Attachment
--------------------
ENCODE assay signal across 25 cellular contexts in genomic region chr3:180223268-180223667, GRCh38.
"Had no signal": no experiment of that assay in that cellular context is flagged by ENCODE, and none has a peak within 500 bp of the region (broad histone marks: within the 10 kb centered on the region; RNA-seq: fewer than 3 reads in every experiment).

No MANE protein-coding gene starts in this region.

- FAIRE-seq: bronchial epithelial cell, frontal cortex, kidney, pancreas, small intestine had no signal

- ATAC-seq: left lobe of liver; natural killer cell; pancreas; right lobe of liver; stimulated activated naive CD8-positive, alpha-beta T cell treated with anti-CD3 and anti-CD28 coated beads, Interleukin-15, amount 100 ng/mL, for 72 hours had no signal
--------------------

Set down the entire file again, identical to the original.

ENCODE assay signal across 25 cellular contexts in genomic region chr3:180223268-180223667, GRCh38.
"Had no signal": no experiment of that assay in that cellular context is flagged by ENCODE, and none has a peak within 500 bp of the region (broad histone marks: within the 10 kb centered on the region; RNA-seq: fewer than 3 reads in every experiment).

No MANE protein-coding gene starts in this region.

- FAIRE-seq: bronchial epithelial cell, frontal cortex, kidney, pancreas, small intestine had no signal

- ATAC-seq: left lobe of liver; natural killer cell; pancreas; right lobe of liver; stimulated activated naive CD8-positive, alpha-beta T cell treated with anti-CD3 and anti-CD28 coated beads, Interleukin-15, amount 100 ng/mL, for 72 hours had no signal